This is part of a series of rapidly-produced blogs on how low-income Kenyans are coping with the changes in their lives induced by the novel Coronavirus (COVID-19). This research was implemented in partnership between BFA Global and FSD Kenya. Read more about the Kenya Financial Diaries project here. We will continue checking in with Diaries participants throughout the crisis. For the latest news and insights from this work, follow @FSDKe and @BFAGlobal on Twitter, as well as hashtags #Covid19DiariesKenya and #KomeshaCorona.
Between 7 September and 14 October, our team spoke with 207 participants from the Kenya Financial Diaries, tracing the ways COVID-19 was impacting their lives. Since our previous round of calls in June, we saw some improvements in economic well being on average, particularly in Nairobi, where the economic contraction caused by COVID-19 had hard-hit low-income people in the informal sector. At the same time, aid is declining, while a significant share of families continues to see their economic situations deteriorate. In previous rounds of our study, nearly everyone was struggling as the pain of the economic slowdown took its toll on rural and urban areas and across sectors of the economy. Perhaps the most significant trend we see now is the striking divergence between those recovering and those continuing to fall back.
“There is no corona”
During our calls, new COVID-19 infections had dropped and news of a major corruption scandal involving the theft of COVID-19 response funds circulated around the country. Restrictions were eased on the sale of alcohol in restaurants and bars and the nationwide curfew was extended from 9pm to 11pm. It felt like day-to-day life could get back to normal. Many respondents, particularly in rural areas, scoffed at the idea of coronavirus itself. “There is no corona,” they said. Many said they thought the Kenyan government was merely inventing surging case figures to secure the donor funds they intended on looting for themselves. They were relieved to get back to work, feeling the country had been duped again by selfish leadership.
Economic turning point, but still not back to normal
As previous restrictions eased, migrants returned to Nairobi and again found work both in the informal sector and in more formal employment as factory work, for example, seemed to resume back to full time. Many who had seen their salaries cut by half reported their full wages being restored. About 30% of our sample said things were improving for them economically since our last conversation in June. We saw average economic stress fall from an 8 out of 10 to a 7 out of 10. But wages remained low, at a median of about KES 2000 in the previous two weeks, well below normal, though a 56% improvement over June’s income levels.
The share of households receiving any kind of relief (mostly food) has fallen from 29% to 17% while 16% are still skipping meals because of scarcity.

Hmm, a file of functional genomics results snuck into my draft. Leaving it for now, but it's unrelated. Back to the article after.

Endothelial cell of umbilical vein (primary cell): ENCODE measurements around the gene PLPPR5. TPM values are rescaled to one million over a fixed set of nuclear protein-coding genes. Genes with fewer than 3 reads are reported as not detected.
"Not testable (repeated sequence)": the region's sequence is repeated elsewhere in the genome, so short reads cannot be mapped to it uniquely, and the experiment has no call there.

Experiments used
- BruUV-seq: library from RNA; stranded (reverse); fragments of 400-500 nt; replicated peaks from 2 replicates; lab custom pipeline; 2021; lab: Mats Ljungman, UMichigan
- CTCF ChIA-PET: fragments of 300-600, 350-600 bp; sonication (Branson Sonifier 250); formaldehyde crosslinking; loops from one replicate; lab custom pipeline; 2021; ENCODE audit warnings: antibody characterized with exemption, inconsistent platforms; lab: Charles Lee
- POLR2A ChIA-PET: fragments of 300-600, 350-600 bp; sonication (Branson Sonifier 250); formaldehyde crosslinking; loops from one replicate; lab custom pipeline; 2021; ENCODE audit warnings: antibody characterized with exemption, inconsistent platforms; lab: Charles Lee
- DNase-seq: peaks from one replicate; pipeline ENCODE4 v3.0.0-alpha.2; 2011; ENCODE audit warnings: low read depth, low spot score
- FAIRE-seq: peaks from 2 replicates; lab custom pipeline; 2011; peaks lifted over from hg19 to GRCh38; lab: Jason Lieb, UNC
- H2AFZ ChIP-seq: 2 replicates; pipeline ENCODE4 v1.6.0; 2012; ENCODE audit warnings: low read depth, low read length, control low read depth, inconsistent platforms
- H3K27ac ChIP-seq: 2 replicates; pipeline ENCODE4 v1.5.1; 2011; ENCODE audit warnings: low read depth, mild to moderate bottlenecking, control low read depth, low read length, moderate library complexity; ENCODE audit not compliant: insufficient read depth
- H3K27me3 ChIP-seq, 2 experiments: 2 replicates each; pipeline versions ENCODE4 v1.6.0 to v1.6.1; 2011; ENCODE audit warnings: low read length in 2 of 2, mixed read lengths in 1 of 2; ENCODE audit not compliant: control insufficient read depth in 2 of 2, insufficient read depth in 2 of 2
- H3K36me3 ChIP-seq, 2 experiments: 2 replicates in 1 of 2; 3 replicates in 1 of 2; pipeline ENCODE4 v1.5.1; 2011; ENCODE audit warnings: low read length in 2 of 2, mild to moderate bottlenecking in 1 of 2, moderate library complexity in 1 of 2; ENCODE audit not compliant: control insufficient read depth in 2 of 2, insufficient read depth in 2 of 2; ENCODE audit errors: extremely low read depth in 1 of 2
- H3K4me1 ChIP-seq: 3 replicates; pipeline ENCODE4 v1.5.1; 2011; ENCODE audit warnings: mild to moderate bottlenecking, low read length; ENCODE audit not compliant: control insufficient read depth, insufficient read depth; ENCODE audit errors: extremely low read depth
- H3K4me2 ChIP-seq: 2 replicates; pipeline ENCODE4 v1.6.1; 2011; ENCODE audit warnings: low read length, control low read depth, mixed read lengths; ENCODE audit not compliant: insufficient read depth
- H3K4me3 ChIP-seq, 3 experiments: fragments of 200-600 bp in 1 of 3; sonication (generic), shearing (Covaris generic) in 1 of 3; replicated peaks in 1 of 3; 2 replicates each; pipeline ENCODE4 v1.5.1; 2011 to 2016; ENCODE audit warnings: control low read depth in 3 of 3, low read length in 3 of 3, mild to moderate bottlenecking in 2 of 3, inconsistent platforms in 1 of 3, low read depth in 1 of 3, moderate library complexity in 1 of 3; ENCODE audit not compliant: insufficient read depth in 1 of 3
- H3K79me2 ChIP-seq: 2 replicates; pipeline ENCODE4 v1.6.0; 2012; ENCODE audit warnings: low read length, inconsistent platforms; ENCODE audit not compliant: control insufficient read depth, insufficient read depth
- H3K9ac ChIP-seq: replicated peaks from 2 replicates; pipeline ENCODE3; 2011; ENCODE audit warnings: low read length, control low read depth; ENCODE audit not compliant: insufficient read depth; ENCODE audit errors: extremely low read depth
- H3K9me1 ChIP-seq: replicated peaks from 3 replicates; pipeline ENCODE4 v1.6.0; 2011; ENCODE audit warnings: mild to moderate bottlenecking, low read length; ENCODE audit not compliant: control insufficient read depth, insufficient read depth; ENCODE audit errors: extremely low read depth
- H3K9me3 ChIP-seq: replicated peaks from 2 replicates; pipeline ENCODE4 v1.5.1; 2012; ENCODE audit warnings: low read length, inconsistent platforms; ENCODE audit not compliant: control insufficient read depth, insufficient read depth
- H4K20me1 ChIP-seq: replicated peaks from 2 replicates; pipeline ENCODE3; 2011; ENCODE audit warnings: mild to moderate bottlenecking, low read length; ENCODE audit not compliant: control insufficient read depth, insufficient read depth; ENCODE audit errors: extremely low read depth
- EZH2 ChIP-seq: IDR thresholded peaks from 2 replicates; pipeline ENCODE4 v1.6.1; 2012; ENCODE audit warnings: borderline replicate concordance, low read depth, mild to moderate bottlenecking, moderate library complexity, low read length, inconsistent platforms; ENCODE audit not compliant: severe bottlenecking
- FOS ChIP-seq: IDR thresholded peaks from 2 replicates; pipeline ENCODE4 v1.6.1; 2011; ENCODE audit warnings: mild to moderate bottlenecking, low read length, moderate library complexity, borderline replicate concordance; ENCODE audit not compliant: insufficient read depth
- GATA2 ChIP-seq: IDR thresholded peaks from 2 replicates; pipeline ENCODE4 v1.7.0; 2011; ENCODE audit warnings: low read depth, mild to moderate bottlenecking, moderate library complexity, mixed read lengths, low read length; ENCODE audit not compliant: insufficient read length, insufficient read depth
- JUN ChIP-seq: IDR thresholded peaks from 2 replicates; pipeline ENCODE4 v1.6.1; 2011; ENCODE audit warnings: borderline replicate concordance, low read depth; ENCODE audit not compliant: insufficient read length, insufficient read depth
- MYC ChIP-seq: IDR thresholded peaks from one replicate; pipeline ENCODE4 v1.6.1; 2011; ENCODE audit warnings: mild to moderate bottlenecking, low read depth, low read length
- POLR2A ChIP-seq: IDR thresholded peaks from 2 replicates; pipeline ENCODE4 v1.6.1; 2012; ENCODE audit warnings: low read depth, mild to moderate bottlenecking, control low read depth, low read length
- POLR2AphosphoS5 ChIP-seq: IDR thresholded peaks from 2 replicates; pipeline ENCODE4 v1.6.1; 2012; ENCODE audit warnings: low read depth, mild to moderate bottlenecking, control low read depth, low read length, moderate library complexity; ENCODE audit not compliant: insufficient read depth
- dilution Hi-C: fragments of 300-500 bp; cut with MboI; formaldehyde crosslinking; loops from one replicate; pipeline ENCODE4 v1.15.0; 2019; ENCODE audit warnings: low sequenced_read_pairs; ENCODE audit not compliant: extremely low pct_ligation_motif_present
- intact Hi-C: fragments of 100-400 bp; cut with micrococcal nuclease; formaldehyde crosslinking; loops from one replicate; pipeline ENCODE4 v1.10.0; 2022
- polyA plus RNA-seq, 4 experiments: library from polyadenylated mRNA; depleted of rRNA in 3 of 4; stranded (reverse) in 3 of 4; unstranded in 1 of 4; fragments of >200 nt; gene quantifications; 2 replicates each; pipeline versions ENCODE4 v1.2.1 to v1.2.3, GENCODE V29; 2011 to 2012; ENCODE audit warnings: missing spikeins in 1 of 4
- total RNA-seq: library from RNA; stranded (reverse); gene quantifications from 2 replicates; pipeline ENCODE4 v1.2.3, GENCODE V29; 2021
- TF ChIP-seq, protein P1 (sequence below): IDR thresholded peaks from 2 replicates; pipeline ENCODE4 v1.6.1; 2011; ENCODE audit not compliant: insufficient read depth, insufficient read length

While some general optimism was beginning to improve for the majority, a significant share of respondents (33%) said things were getting worse. In rural areas, we heard that purchasing power remained low, making it hard for businesses to recover. A number of individuals didn’t have the capital to start trading again. Transport earnings remained low as well. Cold and wet weather cut the earnings of tea pickers already under significant strain from shorter shifts. In urban areas—particularly Mombasa—many workers remained on forced leave or reduced shifts while the days of work available via Kazi Mtaani had been cut.
Coping with debt
During the core Financial Diaries (2012-13) and Update (2015), household balance sheets tended towards savings rather than credit. When it came to coping with shocks, families relied first on small bits of savings in the house and then the social network. The covariate nature of the COVID-19 shock made the social network a less reliable source of extra support, and households have turned to credit to smooth consumption. When we spoke to them in September and October 2020, six months into the pandemic, respondents had Kshs6,900 in debt at the median (mean=Kshs44,388), with shop credit and M-Shwari being the most used sources of borrowing. Both offer critical lifelines of liquidity that have sustained people through the past few difficult months, and respondents told us these two are the most important lenders to repay.
Protracted strain puts pressure on relationships and mental health
Our respondents reported a number of additional stressors in their personal relationships because of economic strain. They disagree with their spouses about recovering from the shock or feeling their partners are not pulling their weight. In at least one case, the economic slowdown sent a husband home from Nairobi, where the wife learned for the first time about his infidelities and the diversion of resources towards mistresses in town. The strain of these relationships and the pain of foregone expenditures on important things—like healthcare and dignified burial of loved ones—is taking a heavy toll on a number of respondents’ mental health.
A surge in COVID-19 cases
Since the middle of October, rumours of a second lockdown have begun to spread amidst a surge of COVID-19 cases nationwide. Expanded reopening of schools was put on hold this week, and the Minister of Health has pleaded with Kenyans to take the mask mandate more seriously. With the poorest Kenyans having exhausted their savings and hit the limits of the borrowing capacity, another lockdown could be devastating, just as incomes were beginning to recover.
Julie Zollmann is a Senior Consulting Associate at BFA Global. Twitter: @j_zedd @BFAGlobal @FSDKe